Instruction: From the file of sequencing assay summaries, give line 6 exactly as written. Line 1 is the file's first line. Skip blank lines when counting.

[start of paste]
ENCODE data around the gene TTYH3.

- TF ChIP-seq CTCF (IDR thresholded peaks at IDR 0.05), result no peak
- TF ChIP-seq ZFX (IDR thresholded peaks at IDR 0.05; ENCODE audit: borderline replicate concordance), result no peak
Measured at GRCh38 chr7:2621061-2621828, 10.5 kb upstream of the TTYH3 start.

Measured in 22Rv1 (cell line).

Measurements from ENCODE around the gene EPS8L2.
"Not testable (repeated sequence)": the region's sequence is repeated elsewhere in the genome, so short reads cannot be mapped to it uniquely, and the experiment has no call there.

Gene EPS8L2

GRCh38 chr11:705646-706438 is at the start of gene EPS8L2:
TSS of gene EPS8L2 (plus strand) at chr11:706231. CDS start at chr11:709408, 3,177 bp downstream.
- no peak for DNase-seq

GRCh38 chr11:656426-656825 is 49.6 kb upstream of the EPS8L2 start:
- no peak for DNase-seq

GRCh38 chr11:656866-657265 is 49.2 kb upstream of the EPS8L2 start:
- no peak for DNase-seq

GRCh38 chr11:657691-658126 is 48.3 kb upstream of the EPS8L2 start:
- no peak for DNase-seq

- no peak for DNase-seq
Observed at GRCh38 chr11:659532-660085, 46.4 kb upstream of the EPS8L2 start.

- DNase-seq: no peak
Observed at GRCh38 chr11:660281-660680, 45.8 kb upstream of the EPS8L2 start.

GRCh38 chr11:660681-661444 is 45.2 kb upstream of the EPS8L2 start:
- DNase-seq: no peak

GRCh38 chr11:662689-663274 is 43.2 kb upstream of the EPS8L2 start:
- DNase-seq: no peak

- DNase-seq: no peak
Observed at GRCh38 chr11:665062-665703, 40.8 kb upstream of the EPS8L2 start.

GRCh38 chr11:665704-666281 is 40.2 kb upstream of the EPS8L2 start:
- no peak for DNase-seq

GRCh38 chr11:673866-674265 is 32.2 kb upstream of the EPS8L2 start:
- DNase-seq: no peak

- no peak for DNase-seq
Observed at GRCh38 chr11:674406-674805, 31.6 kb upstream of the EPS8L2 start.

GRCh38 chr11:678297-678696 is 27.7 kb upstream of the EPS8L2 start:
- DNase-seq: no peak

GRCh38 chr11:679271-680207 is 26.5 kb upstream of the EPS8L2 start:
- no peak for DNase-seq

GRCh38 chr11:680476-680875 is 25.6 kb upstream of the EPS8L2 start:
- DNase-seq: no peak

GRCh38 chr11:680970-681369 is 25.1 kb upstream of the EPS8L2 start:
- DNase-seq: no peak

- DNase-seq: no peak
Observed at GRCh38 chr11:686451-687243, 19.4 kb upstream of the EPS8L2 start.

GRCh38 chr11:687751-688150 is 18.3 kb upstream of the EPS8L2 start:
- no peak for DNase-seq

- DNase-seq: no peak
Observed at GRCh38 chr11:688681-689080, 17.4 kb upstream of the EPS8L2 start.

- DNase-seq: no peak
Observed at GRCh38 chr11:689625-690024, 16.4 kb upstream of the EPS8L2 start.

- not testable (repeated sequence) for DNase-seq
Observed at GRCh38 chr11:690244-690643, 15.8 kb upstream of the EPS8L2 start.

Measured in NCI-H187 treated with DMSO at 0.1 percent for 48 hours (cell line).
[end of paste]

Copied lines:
Measurements from ENCODE around the gene EPS8L2.